Mont-Royal Avenue gets flooded with creativity

Avenue du Mont-Royal
Jamie O'Meara

Jamie O'Meara

Mont-Royal Avenue has always been a reflection of the character of the Plateau-Mont-Royal residents who live, work and play along its length: lively, creative, fun-loving, diverse and culturally curious. It has its own distinct, quintessentially Montréal rhythm which, new this summer, will have an extra added layer of vibrancy when the flow of the street is changed into that of a waterway. You read that correctly.

All walks of life… and art

Starting at the foot of its namesake, Mount Royal, in the west and with a striking view of the Olympic Stadium just beyond its end in the east, Mont-Royal Avenue is a heady and eclectic mix of clothing boutiques, neighbourhood pubs, cool cafés, record stores, international restos, funky brunch joints, book stores, fripperies, eye-popping cheese shops and specialty grocery stores with hidden treasures around every corner. And from now until the end of the summer, three kilometres of Mont-Royal Avenue will be converted into a pedestrians-only zone under the theme of “flowing water.”

Five collectives of experienced designers and artists have been tasked with implementing this theme: Castor et Pollux, EN TEMPS ET LIEU, Îlot 84, Le Comité and MU. Installations, street signage, pavement markings and other artwork are all part of this grand “urban laboratory” designed to inspire passersby and spark a bit of fun, all while respecting physical distancing guidelines. Here’s what to expect…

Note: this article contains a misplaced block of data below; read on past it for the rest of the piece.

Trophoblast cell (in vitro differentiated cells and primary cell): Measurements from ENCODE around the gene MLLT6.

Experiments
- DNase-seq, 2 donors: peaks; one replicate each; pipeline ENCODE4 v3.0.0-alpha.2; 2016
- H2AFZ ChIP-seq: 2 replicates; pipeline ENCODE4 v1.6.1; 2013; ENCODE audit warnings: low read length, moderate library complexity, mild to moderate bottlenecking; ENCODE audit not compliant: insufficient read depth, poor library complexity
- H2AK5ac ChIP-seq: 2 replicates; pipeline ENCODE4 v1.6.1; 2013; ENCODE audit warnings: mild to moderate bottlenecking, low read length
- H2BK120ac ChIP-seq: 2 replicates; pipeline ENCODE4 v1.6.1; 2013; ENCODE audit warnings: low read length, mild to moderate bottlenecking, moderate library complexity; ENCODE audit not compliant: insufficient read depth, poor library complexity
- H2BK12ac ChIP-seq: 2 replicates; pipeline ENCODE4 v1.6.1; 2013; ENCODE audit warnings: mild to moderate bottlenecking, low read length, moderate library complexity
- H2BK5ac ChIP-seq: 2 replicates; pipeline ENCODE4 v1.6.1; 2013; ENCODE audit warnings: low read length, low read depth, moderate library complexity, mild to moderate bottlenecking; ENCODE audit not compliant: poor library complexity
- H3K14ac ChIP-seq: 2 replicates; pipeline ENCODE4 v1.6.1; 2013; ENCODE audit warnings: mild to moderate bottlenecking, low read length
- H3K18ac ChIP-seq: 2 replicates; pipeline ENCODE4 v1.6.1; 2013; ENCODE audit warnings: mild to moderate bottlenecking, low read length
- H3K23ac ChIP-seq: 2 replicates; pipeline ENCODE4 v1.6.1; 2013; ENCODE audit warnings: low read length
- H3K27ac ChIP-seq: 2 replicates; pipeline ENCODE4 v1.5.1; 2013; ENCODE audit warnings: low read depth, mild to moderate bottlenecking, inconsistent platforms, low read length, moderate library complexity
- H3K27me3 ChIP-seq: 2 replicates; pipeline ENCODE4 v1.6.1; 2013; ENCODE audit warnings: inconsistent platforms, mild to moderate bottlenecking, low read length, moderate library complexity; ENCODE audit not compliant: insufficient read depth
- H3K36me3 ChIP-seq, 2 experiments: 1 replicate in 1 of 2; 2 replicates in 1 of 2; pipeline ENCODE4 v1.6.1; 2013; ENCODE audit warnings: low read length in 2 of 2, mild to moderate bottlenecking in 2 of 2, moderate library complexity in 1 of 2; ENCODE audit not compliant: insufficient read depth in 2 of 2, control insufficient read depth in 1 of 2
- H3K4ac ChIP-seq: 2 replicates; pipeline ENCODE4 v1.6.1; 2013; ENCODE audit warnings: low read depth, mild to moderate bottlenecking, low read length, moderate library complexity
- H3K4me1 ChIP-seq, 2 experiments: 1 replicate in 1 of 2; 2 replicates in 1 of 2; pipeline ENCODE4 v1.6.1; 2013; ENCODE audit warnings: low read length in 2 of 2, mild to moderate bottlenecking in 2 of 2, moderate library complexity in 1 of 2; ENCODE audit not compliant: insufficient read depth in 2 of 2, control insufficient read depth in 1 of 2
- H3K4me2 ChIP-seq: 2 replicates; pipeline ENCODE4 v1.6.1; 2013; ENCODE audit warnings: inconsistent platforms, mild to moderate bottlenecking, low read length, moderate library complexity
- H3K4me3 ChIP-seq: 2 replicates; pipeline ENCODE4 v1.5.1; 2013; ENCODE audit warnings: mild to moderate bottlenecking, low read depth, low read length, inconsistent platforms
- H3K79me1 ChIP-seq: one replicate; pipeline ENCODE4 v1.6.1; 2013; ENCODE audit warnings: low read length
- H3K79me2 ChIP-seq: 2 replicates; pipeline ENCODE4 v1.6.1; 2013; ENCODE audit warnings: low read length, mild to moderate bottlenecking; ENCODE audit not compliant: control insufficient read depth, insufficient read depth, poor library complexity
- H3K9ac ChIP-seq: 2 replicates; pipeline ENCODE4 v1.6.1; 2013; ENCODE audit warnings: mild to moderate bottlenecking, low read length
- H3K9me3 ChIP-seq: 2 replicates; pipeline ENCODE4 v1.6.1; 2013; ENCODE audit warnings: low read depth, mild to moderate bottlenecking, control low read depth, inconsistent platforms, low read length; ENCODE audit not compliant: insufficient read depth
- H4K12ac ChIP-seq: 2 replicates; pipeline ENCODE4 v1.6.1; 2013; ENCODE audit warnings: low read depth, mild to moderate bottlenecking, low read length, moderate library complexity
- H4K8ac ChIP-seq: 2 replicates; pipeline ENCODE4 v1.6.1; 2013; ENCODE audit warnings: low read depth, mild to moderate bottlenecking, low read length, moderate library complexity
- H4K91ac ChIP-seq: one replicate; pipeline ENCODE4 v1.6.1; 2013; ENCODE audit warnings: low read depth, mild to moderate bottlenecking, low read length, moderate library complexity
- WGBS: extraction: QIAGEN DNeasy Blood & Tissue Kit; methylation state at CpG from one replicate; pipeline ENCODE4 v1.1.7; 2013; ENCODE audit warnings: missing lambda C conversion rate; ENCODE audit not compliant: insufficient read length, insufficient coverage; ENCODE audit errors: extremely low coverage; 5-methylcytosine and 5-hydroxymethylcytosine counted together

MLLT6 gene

Avenue du Mont-Royal

Castor et Pollux

A company specializing in urban landscape and design, Castor et Pollux are in charge of the overall plan, the street’s pavement markings and urban signage. In keeping with the theme of flowing water, they have created a stream that flows from one end of the avenue to the other. It’s designed to enhance the pedestrian experience, lead to rest areas, act as a guide and encourage physical distancing while at the same time fostering social togetherness.


Combining visual art, architecture and design in ways that go beyond traditional modes of representation, EN TEMPS ET LIEU is a multidisciplinary design workshop that is presenting two original urban furniture projects. The first is Escale 52006, a multiplatform sitting area with plants that encourages people to take a break while keeping a safe distance. The second project, Place du Formidable Défilé des Marcheurs (or roughly translated, the Wonderful Walkers Parade Square), features bright yellow, diamond-shaped chairs from which to observe the “urban wildlife.”

Îlot 84

A non-profit organization whose mission is to revitalize urban areas through various cultural and artistic projects, Îlot 84 contributed three installations along Mont-Royal Avenue. The installations will include meeting areas, a small stage, a pétanque court, play and relaxation areas, and more.

Le Comité

Le Comité is an urban design co-op behind the work of art Les pieds sur la table (Feet on the Table). A nod to Mont-Royal Avenue’s renowned culinary offerings, the artwork consists of three giant “experiential” tables — a cross between tables and a boardwalk — that play with restaurant conventions while inviting people to wander, discover and play.

Avenue du Mont-Royal


The MU organization aims to initiate folks into the world of mural art while transforming Montréal into a citywide, open-air gallery (and they’re well on their way: over the last 13 years, they’ve produced over 130 large-scale murals in 17 neighbourhoods). Their Mont-Royal Avenue project features one giant work of art painted on the ground. It’s comprised of 30 different tableaus painted by 30 artists combining a variety of styles around the theme of water, and will span 2.5 kilometres and 76,000 square feet (!) when finished.

Jamie O'Meara

Jamie O'Meara

Jamie O'Meara was the Editor-in-Chief at C2 Montréal and the former Editor-in-Chief of alt-weekly newspaper HOUR Magazine.

See articles by Jamie